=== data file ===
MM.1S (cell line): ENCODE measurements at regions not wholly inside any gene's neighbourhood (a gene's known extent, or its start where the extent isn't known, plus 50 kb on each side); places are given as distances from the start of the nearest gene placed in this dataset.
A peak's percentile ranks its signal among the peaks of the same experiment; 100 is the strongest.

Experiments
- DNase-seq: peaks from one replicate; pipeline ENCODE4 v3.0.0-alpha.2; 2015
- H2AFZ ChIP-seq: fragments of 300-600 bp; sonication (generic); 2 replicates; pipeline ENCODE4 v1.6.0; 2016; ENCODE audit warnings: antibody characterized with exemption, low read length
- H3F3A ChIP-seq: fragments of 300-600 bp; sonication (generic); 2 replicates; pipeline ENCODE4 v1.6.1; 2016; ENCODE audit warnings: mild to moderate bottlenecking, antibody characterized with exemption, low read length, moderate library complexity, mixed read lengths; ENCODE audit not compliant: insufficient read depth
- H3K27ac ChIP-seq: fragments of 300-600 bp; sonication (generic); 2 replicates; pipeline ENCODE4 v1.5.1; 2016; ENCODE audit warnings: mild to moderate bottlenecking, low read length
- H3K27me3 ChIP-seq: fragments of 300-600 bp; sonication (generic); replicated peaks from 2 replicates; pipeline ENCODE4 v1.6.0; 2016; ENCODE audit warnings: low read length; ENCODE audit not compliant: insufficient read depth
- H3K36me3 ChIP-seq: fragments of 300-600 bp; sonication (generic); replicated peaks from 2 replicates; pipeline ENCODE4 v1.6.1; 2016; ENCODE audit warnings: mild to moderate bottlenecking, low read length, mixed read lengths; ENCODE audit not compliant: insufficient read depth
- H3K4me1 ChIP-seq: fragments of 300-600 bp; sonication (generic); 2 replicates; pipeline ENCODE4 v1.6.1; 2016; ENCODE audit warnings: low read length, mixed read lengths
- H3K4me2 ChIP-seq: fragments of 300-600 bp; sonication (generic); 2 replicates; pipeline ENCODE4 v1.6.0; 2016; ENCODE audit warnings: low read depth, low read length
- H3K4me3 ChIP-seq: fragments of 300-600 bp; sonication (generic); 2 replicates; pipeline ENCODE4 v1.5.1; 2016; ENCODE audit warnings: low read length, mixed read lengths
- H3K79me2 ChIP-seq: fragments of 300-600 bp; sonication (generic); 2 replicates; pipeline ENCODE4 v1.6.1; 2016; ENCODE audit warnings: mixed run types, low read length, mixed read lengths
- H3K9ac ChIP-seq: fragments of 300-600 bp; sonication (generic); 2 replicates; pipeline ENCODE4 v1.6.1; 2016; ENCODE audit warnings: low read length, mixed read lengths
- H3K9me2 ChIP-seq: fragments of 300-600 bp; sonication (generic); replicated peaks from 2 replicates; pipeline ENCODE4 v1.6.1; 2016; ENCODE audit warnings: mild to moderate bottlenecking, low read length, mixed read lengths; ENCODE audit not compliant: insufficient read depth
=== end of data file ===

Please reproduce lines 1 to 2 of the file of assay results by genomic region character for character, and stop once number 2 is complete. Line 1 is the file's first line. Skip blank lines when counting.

MM.1S (cell line): ENCODE measurements at regions not wholly inside any gene's neighbourhood (a gene's known extent, or its start where the extent isn't known, plus 50 kb on each side); places are given as distances from the start of the nearest gene placed in this dataset.
A peak's percentile ranks its signal among the peaks of the same experiment; 100 is the strongest.